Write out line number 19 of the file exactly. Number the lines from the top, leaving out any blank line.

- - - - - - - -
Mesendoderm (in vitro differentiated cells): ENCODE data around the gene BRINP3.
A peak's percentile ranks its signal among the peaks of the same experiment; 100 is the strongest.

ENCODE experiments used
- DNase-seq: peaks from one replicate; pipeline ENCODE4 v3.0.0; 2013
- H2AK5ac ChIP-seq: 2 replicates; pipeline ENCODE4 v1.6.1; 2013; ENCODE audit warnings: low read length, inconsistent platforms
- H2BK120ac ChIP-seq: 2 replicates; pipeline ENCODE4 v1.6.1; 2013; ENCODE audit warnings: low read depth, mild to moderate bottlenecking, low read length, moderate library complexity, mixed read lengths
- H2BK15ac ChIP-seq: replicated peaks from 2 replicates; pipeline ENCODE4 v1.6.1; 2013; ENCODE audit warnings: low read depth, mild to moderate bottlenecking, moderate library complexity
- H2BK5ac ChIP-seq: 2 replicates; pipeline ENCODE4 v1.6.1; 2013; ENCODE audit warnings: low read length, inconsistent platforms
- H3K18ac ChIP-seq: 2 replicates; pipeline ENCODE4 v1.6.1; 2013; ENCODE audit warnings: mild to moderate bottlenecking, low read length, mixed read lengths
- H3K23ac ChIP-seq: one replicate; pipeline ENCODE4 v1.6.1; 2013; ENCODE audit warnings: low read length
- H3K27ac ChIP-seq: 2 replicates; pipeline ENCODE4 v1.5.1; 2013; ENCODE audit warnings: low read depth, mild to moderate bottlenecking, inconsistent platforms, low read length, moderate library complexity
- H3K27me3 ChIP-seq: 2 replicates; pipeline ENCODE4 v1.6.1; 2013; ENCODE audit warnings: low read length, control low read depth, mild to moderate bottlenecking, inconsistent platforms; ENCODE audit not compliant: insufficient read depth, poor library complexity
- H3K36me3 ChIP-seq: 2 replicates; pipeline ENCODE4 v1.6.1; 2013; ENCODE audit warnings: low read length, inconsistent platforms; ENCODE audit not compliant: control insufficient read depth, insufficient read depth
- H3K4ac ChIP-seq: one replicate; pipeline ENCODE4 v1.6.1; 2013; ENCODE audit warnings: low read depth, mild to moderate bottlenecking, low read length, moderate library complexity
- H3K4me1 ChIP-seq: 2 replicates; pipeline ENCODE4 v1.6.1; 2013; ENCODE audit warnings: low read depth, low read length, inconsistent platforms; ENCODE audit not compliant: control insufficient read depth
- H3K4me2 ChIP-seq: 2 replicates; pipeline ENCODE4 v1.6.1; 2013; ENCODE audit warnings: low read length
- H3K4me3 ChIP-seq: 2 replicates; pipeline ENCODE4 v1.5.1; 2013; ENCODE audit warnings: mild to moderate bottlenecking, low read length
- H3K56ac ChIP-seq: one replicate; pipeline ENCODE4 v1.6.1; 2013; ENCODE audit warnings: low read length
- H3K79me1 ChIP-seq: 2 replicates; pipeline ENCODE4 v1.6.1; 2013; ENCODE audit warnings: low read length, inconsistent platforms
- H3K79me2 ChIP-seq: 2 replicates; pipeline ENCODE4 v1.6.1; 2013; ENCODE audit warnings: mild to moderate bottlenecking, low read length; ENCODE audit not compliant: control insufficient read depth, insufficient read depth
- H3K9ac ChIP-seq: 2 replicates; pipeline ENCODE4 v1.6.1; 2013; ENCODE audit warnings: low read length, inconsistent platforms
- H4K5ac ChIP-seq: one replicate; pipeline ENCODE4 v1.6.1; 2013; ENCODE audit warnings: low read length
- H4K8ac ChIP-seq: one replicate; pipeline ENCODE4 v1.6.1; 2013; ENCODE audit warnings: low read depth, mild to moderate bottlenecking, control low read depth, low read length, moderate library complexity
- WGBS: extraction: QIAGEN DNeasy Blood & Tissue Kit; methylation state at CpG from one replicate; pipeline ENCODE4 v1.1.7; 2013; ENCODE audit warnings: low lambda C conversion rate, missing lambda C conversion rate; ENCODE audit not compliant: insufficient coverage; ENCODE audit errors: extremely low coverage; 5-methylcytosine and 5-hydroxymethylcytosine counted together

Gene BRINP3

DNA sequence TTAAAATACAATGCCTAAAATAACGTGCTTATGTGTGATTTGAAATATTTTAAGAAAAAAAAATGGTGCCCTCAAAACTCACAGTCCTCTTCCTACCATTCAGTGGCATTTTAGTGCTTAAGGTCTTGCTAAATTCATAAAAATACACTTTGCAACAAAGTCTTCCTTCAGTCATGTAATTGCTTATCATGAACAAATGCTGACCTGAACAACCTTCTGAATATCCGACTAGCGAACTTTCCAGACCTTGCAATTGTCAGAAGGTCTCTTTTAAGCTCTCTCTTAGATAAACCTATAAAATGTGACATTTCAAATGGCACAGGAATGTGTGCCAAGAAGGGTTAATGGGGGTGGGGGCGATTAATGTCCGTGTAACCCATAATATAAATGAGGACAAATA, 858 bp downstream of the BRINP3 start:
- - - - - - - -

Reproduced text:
- H3K79me1 ChIP-seq: 2 replicates; pipeline ENCODE4 v1.6.1; 2013; ENCODE audit warnings: low read length, inconsistent platforms